Alexander, Chris. McNugget. PoD, Troll Thread, 2013, 528 pages.
Burel, Ludovic. Fist. it: éditions, 2009, 32 pages.
Burel, Ludovic. Lobster. it: éditions, 2009, 32 pages.
Burel, Ludovic. Waterfall. it: éditions, 2008, 32 pages.
Cablat, Olivier. Enter the Pyramid.
Fathom Information Design. Frankenstein. PoD, 2011, 336 pages.
Hallenbeck, Travis. Flickr favs. PoD, 2010, 315 pages.
Horvitz, David. Sad, Depressed, People. Vancouver: New Documents, 2012, 64 pages.
Kosas, Karolis. Captcha, Fake, JPG, Reflection, Search. Selections from Anonymous Press (Α–Π), PoD, 2013.
LeClair, Andrew. Occupy Wall Street. Ether Press. PoD, 2011, 500 pages.
Lewis, Jonathan. The End. PoD, 2011, 30 pages.
Lonergan, Guthrie. 93.1 JACK FM LOS ANGELES 2008. PoD, 2008, 3,070 pages (set of five books).
Lorusso, Silvio and Sebastian Schmieg. 56 Broken Kindle Screens. PoD, 2012, 78 pages.
Pujade-Lauraine, Grégoire. Significant Savages.
Schmid, Joachim. Are you searching for me? PoD, 2012, 80 pages.
Schmid, Joachim. Other People’s Photographs, Volumes I & II. PoD, 2011, 400 pages each.
Schmidt, Andreas. Porn. PoD, 2012, 80 pages.
Schmidt, Andreas. R, G, B. Set of three books. PoD, 2012, 80 pages each.
Shaykin, Benjamin. Special Collection. 12 books, 2009. (on loan from artist)
Sira, Victor. Voyeur A Midsummer. PoD, 2010, 40 pages.
Soulellis, Paul. Stripped. PoD, 2012, 74 pages.
Syjuco, Stephanie. Re-editioned texts: Fahrenheit 451. PoD, 2013. Set of 3 books.
Syjuco, Stephanie. Re-editioned texts: Heart of Darkness. PoD, 2012. Set of 10 books.
Umbrico, Penelope. Desk Trajectories (As Is). New York: 2010, 60 pages.
Umbrico, Penelope. Signals Still / Ink (Book). New York: 2011, 60 pages.
Umbrico, Penelope. Many Leonards Not Natman. New York: 2010, 56 pages.
Vredenburg, Elliot. Corporate Image Search. 2012, 78 pages.
Vredenburg, Elliot. This is Cloud Country. 2012, 450 pages.
Henner, Mishka. Dutch Landscapes. PoD, 2011, 106 pages.
Henner, Mishka. No Man’s Land I and II. PoD, 2011/12, 120 pages each.
Neilson, Heidi. Details from the Least Popular. PoD, 2013, 208 pages.
Rafman, Jon. The Nine Eyes of Google Street View. Jean Boîte Éditions, Paris, 2011, 160 pages.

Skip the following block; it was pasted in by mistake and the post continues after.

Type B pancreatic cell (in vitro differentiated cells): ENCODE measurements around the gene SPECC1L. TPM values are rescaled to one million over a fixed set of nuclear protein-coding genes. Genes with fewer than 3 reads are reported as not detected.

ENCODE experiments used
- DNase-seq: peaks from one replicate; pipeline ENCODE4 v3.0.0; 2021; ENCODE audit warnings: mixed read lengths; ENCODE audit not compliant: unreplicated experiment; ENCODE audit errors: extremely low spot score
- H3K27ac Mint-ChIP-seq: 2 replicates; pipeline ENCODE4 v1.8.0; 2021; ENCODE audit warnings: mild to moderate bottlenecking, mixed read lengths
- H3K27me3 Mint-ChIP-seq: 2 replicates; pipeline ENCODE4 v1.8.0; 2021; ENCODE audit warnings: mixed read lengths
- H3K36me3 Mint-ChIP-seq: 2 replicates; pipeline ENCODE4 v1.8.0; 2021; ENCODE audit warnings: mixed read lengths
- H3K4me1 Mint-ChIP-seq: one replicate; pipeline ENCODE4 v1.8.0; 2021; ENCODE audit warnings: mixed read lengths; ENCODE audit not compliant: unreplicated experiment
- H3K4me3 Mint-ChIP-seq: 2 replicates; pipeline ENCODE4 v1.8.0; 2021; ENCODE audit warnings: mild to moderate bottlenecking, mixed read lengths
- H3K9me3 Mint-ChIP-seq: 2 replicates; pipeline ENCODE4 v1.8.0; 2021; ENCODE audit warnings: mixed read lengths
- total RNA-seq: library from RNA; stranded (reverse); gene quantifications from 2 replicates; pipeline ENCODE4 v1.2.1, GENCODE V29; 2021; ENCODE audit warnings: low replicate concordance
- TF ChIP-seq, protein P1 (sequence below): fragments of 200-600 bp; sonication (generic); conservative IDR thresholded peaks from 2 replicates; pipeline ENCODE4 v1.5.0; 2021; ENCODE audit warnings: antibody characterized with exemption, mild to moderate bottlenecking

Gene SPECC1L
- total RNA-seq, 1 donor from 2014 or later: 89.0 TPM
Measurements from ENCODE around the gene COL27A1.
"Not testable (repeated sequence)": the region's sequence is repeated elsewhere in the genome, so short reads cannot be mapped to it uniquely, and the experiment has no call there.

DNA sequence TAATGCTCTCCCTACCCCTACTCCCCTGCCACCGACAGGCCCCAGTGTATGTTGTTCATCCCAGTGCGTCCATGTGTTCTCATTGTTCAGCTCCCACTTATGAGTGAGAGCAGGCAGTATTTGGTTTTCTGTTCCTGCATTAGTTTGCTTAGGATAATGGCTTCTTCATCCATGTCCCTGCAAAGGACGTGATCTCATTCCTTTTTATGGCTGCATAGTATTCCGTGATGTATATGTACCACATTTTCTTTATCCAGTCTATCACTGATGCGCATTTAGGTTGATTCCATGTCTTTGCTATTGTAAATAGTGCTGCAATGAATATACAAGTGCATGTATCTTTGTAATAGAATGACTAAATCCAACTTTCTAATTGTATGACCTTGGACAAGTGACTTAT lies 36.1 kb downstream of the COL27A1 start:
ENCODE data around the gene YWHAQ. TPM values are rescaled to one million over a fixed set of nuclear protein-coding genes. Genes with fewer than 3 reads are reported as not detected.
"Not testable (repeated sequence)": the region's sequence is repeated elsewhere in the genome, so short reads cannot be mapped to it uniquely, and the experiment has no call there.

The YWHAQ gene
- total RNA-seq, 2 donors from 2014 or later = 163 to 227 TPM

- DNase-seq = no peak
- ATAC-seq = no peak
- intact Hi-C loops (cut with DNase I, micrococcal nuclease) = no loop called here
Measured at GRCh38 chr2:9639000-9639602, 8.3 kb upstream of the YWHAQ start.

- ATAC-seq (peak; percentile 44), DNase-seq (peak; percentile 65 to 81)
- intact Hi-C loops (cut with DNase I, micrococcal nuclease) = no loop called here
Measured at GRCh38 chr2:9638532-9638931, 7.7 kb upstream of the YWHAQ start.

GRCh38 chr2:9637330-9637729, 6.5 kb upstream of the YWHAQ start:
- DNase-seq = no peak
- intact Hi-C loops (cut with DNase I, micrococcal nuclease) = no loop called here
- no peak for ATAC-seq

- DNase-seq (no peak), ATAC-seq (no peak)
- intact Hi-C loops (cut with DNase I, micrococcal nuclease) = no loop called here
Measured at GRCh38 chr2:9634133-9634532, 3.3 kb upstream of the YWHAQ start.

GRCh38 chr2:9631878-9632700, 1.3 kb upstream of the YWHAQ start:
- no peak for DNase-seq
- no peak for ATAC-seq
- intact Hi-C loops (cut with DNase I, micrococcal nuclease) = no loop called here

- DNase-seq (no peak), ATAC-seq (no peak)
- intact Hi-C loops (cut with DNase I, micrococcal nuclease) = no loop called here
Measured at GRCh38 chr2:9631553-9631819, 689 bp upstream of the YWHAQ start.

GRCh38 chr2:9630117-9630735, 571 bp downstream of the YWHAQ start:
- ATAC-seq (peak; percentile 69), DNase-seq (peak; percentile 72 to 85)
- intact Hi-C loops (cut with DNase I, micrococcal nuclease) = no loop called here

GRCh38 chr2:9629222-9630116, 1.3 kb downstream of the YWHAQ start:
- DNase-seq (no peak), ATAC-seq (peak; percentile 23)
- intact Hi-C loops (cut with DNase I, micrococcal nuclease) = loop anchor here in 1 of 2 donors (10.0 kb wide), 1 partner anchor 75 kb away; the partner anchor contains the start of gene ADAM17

Rickard, Doug. A New American Picture. New York: Aperture, 2012, 144 pages.
Schmid, Joachim. Cyberspaces. PoD, 2004, 40 pages.
Soulellis, Paul. Apparition of a distance, however near it may be. PoD, 2013, 42 pages.
Soulellis, Paul. Las Meninas.
Soulellis, Paul. The Spectral Lens. PoD, 2012, 140 pages.
Valla, Clement. Postcards from Google Earth. 2010.
Wolf, Michael. asoue. Wanderer Books, 2010, 72 pages.
Wolf, Michael. FY. Wanderer Books, 2011, 72 pages.
Zissovici, John. Night Greens. PoD, 2013, 570 pages.
Antonini, Federico. A palindrome book. PoD, 2012, 96 pages.
Cabell, Mimi and Jason Huff. American Psycho. PoD, 2010, 408 pages.
Cayley, John and Daniel C. Howe. How It Is in Common Tongues. PoD, 2012, 300 pages.
Henner, Mishka. Harry Potter and the Scam Baiter. PoD, 2012, 334 pages.
Horvitz, David. Public Access. Vancouver: 2012, 94 pages.
Horvitz, David. A Wikipedia Reader. New York: 2009, 48 pages.
Huff, Jason. AutoSummarize. PoD, 2010, 100 pages.
Lorusso, Silvio and Giulia Ciliberto. Blank on Demand (minimum edition). PoD, 2012, 40 pages.
Thorson, Lauren. Wikipedia Random Article Collection. PoD, 2013. 13 booklets.
Soulellis, Paul. Chancebook #1: 26 March 2013 (Why Does It Hurt So Bad). PoD, 2013, 112 pages. Unique copy (edition of 1).
Tonnard, Elisabeth. Where Is God. Rochester, New York: 2007, 117 pages.
Published on the occasion of Library of the Printed Web at The Book Affair, at the opening of the 55th Venice Biennale (29–31 May 2013). This print-on-demand book is the first presentation of inventory. Every item in the collection is documented with photography, texts and specifications.
Library of the Printed Web
Spring 2013 Presentation of Inventory
5 in. x 8 in.
Black-and-white printing on cream uncoated paper
$9 ($15 after June 3)
Keker & Van Nest LLP
German ship Totila
Kroa i bø
Long March 9 (rocket family)
Gare de Cérons
Arab Gas Pipeline
Bob Flanigan (footballer)
Taizhou Yangtze River Bridge
Pyewipe Junction engine shed
Red Wing (Amtrak station)
Franz von Gruithuisen
Bartłomiej Nowodworski High School
John H. Wilson (Hawaii)
Tony Martin (farmer)
1720 in Great Britain
Chapmanville Regional High School
Livin’ on the Fault Line
United States presidential election in Minnesota, 1996
List of places in New York: Y
List of islands of Angola
Canada national handball team
Sport in Ethiopia
Vancouver Island Shootout
Lady Anne Smith
Littleton, County Tipperary
Qasr ibn Wardan
Jane Gilmore Rushing
Stuart River (Queensland)
World Exchange Plaza
William Wallace Wilson
Transcription factor II D
John de Robeck
Naan Adimai Illai
Highland Brigade (United Kingdom)
Energy in Common
New work: Chancebooks (Paul Soulellis, 2013) is a publishing-on-demand experiment using Wikipedia and chance operations. Each Chancebook is a one-of-a-kind collection of up to 500 randomly pulled articles from Wikipedia. The selection and sequence of content is generated in real-time as the artist repeatedly clicks the “random article” button that appears on all Wikipedia pages and individually adds each page to the book. The total number of articles is determined by first pulling a random number (1–500) at random.org.